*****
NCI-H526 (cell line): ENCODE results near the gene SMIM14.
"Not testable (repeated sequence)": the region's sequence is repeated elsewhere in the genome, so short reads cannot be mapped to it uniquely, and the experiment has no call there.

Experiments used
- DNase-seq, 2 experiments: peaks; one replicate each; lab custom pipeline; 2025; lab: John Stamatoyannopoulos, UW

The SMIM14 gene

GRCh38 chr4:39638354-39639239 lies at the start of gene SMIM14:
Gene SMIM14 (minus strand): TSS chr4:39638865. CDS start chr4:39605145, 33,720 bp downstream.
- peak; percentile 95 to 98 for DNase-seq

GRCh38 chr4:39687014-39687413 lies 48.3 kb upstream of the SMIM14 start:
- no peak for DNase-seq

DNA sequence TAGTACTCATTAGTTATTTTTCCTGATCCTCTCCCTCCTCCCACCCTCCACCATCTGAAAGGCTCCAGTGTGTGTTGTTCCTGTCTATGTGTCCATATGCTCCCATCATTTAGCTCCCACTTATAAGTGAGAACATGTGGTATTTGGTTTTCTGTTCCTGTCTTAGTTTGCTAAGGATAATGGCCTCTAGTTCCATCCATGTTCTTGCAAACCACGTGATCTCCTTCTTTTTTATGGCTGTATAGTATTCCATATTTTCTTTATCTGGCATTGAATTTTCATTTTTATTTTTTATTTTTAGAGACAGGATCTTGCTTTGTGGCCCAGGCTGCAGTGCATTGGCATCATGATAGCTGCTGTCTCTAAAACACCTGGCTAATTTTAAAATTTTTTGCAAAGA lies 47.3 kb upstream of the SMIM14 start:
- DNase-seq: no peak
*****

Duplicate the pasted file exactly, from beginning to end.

NCI-H526 (cell line): ENCODE results near the gene SMIM14.
"Not testable (repeated sequence)": the region's sequence is repeated elsewhere in the genome, so short reads cannot be mapped to it uniquely, and the experiment has no call there.

Experiments used
- DNase-seq, 2 experiments: peaks; one replicate each; lab custom pipeline; 2025; lab: John Stamatoyannopoulos, UW

The SMIM14 gene

GRCh38 chr4:39638354-39639239 lies at the start of gene SMIM14:
Gene SMIM14 (minus strand): TSS chr4:39638865. CDS start chr4:39605145, 33,720 bp downstream.
- peak; percentile 95 to 98 for DNase-seq

GRCh38 chr4:39687014-39687413 lies 48.3 kb upstream of the SMIM14 start:
- no peak for DNase-seq

DNA sequence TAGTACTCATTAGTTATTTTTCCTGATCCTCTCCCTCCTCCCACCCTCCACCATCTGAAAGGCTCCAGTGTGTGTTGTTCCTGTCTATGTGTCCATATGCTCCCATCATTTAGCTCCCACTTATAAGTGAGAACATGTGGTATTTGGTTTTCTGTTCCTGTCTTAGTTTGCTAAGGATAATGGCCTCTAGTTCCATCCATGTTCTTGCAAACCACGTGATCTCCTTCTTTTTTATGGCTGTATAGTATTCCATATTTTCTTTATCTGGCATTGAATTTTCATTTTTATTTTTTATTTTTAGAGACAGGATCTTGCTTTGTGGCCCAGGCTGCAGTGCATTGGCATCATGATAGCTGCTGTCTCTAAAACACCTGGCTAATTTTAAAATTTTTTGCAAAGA lies 47.3 kb upstream of the SMIM14 start:
- DNase-seq: no peak